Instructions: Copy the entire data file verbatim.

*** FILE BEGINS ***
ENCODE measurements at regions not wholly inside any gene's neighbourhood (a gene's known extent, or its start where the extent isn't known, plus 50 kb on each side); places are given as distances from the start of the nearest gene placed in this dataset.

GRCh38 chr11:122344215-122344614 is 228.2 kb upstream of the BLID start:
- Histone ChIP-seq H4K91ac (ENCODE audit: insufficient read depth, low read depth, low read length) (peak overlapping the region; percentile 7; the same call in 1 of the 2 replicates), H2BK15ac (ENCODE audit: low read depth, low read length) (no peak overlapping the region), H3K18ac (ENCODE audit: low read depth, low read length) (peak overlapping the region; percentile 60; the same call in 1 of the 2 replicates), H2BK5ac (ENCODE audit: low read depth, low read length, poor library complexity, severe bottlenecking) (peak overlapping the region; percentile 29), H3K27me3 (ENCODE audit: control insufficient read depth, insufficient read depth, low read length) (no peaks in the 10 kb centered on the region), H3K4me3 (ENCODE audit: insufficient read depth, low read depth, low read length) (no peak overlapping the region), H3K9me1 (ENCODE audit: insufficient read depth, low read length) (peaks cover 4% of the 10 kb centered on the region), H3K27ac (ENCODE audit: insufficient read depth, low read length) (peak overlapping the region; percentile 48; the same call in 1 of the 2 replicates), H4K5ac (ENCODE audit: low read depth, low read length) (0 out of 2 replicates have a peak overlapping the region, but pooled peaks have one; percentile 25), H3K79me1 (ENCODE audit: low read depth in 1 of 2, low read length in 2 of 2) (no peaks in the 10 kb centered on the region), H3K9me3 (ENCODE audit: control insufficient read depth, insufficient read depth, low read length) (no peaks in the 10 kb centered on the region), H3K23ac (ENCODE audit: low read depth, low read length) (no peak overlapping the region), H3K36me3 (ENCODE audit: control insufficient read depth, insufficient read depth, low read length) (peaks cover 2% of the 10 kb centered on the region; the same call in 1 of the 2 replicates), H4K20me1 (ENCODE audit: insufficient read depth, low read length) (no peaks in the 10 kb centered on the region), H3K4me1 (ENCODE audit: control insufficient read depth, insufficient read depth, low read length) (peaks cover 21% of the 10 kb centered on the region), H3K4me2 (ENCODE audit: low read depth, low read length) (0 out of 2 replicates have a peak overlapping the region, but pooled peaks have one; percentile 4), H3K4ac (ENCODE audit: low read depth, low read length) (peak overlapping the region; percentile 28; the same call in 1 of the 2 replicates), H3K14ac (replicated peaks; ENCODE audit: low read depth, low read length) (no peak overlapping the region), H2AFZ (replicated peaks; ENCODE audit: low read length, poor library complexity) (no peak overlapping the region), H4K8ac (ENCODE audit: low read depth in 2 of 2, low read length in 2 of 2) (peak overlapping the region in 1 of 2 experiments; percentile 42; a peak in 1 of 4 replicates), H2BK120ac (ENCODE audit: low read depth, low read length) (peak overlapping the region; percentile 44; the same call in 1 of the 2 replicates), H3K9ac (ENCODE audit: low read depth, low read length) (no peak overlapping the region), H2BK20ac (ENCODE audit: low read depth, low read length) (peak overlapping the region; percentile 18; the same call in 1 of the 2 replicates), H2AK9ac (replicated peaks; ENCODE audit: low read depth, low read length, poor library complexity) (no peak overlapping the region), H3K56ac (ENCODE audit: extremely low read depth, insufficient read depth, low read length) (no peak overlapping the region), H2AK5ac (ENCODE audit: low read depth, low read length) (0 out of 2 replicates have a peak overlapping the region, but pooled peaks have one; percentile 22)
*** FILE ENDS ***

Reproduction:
ENCODE measurements at regions not wholly inside any gene's neighbourhood (a gene's known extent, or its start where the extent isn't known, plus 50 kb on each side); places are given as distances from the start of the nearest gene placed in this dataset.

GRCh38 chr11:122344215-122344614 is 228.2 kb upstream of the BLID start:
- Histone ChIP-seq H4K91ac (ENCODE audit: insufficient read depth, low read depth, low read length) (peak overlapping the region; percentile 7; the same call in 1 of the 2 replicates), H2BK15ac (ENCODE audit: low read depth, low read length) (no peak overlapping the region), H3K18ac (ENCODE audit: low read depth, low read length) (peak overlapping the region; percentile 60; the same call in 1 of the 2 replicates), H2BK5ac (ENCODE audit: low read depth, low read length, poor library complexity, severe bottlenecking) (peak overlapping the region; percentile 29), H3K27me3 (ENCODE audit: control insufficient read depth, insufficient read depth, low read length) (no peaks in the 10 kb centered on the region), H3K4me3 (ENCODE audit: insufficient read depth, low read depth, low read length) (no peak overlapping the region), H3K9me1 (ENCODE audit: insufficient read depth, low read length) (peaks cover 4% of the 10 kb centered on the region), H3K27ac (ENCODE audit: insufficient read depth, low read length) (peak overlapping the region; percentile 48; the same call in 1 of the 2 replicates), H4K5ac (ENCODE audit: low read depth, low read length) (0 out of 2 replicates have a peak overlapping the region, but pooled peaks have one; percentile 25), H3K79me1 (ENCODE audit: low read depth in 1 of 2, low read length in 2 of 2) (no peaks in the 10 kb centered on the region), H3K9me3 (ENCODE audit: control insufficient read depth, insufficient read depth, low read length) (no peaks in the 10 kb centered on the region), H3K23ac (ENCODE audit: low read depth, low read length) (no peak overlapping the region), H3K36me3 (ENCODE audit: control insufficient read depth, insufficient read depth, low read length) (peaks cover 2% of the 10 kb centered on the region; the same call in 1 of the 2 replicates), H4K20me1 (ENCODE audit: insufficient read depth, low read length) (no peaks in the 10 kb centered on the region), H3K4me1 (ENCODE audit: control insufficient read depth, insufficient read depth, low read length) (peaks cover 21% of the 10 kb centered on the region), H3K4me2 (ENCODE audit: low read depth, low read length) (0 out of 2 replicates have a peak overlapping the region, but pooled peaks have one; percentile 4), H3K4ac (ENCODE audit: low read depth, low read length) (peak overlapping the region; percentile 28; the same call in 1 of the 2 replicates), H3K14ac (replicated peaks; ENCODE audit: low read depth, low read length) (no peak overlapping the region), H2AFZ (replicated peaks; ENCODE audit: low read length, poor library complexity) (no peak overlapping the region), H4K8ac (ENCODE audit: low read depth in 2 of 2, low read length in 2 of 2) (peak overlapping the region in 1 of 2 experiments; percentile 42; a peak in 1 of 4 replicates), H2BK120ac (ENCODE audit: low read depth, low read length) (peak overlapping the region; percentile 44; the same call in 1 of the 2 replicates), H3K9ac (ENCODE audit: low read depth, low read length) (no peak overlapping the region), H2BK20ac (ENCODE audit: low read depth, low read length) (peak overlapping the region; percentile 18; the same call in 1 of the 2 replicates), H2AK9ac (replicated peaks; ENCODE audit: low read depth, low read length, poor library complexity) (no peak overlapping the region), H3K56ac (ENCODE audit: extremely low read depth, insufficient read depth, low read length) (no peak overlapping the region), H2AK5ac (ENCODE audit: low read depth, low read length) (0 out of 2 replicates have a peak overlapping the region, but pooled peaks have one; percentile 22)